Monday, November 26, 2012

Do contested primaries help or hurt candidates for governor in Massachusetts?

Republicans have seen success limiting primary fights

Governor Deval Patrick has said that he will not run for a third term, meaning Massachusetts will have a wide-open race for Governor in 2014. Lieutenant Governor Tim Murray and Treasurer Steve Grossman have indicated they are thinking about running for the Democratic nomination, and there is speculation that former Republican gubernatorial nominee Charlie Baker may throw his hat into the ring for a second time. History shows that there will be more candidates putting their names in and out of contention before the final decision is made by the voters on November 4, 2014.

How does the number of candidates in a party's primary affect its nominee's performance in the general election? Massachusetts Democratic Party leader John Walsh is on the record as saying that he likes contested primaries because the party benefits from the competition. Others say that a contentious primary weakens the eventual nominee and reduces the chances of a general election win. Which of these notions is borne out by the facts? I try to shed some light on the matter by examining the performance of Democratic and Republican nominees for Massachusetts Governor since 1960.

For the purposes of this article I will not focus on independent candidates (who never have a primary), or third-party candidates who normally don't have competitive primaries. While it may not hold forever, only Republicans and Democrats have been elected Governor of Massachusetts since 1858 when Republican Nathaniel Banks replaced Henry Gardner of the Know-Nothing Party.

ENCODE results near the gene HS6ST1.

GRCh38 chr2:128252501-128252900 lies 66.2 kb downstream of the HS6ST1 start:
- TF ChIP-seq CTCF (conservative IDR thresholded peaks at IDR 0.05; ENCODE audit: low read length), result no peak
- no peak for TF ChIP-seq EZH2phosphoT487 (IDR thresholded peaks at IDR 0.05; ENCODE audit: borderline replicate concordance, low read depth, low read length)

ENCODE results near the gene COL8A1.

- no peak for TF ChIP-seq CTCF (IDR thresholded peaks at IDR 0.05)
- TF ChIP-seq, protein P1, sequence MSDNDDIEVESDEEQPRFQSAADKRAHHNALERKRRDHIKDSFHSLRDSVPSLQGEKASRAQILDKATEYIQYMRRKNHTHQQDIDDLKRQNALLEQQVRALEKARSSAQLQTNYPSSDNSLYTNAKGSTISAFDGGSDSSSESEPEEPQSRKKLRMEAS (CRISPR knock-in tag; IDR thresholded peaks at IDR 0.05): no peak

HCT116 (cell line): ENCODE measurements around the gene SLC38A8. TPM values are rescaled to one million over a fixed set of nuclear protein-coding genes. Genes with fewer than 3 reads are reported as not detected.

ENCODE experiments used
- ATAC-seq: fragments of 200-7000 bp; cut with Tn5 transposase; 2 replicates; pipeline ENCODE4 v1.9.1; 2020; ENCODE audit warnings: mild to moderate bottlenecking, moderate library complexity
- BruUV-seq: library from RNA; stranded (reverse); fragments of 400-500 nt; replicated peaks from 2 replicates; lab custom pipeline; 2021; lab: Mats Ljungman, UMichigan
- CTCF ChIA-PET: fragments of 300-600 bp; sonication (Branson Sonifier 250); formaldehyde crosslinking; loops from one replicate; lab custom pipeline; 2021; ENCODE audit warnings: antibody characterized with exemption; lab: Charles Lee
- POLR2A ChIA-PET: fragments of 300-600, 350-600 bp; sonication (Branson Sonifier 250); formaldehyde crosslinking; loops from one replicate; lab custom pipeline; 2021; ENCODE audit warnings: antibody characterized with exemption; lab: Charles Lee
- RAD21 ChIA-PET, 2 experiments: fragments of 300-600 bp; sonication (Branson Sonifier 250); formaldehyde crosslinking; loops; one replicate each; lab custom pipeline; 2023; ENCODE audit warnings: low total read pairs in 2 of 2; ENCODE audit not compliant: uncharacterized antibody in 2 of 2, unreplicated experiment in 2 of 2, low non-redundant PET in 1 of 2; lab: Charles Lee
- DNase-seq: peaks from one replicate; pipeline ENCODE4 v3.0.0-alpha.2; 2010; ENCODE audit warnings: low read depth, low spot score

In order to make comparisons between the percentage of the vote won by a candidate in a general election race that might have a variable number of independent and third-party candidates, I use the column Adjusted Share. The Adjusted Share is calculated by adding up the total number of votes for the Democratic and Republican candidates together, and then calculating the percentage of the two-way total won by the individual candidate in that row.

In the 14 races for Massachusetts Governor from 1960 until 2010, Democrats and Republicans are tied with 7 wins a piece:

In the next two tables I break down the list of races into a list of candidates with contested primaries, and a list of candidates with uncontested primaries, so we can compare their rates of success. The following table shows the 18 individual candidates that had a contested primary. Of those nominees, 7 were winners (39%) and 11 were losers (61%).

The next table shows the 10 individual candidates that had uncontested primaries. In this group 7 were winners (70%) and 3 were losers (30%)—a much higher success rate. It is interesting to note that in the 50 years from 1960 to 2010, only 2 Democratic nominees for Massachusetts Governor have had uncontested primaries: Michael Dukakis in 1986 and Deval Patrick in 2010, both incumbents.

The 39% success rate for nominees with contested primaries versus the 70% success rate for uncontested nominees provides some evidence that contested primaries might be a disadvantage for a nominee in the general election. However, a large percentage (50%) of the uncontested nominees were incumbent governors which might provide its own advantage. It is worth looking specifically at the open races where there was no incumbent in the general election, also mirroring the situation we have for the 2014 race.

When looking at the 8 races since 1960 with no incumbent, there were 4 candidates who were nominated without a contested primary, listed with a bold 1 in this table. Of those 4, the only one to lose the general election was Lieutenant Governor Kerry Healey who was defeated in the 2006 general election by Deval Patrick. The other 3 uncontested candidates (John Volpe appears uncontested twice and Mitt Romney once) were winners, giving a 75% success rate for candidates with uncontested primaries in open races. The 12 nominees in the list with contested primaries won 42% of the time, a much lower rate than the 75% success rate for the 4 uncontested nominees. Also notable: all of the uncontested nominees in open races were Republicans.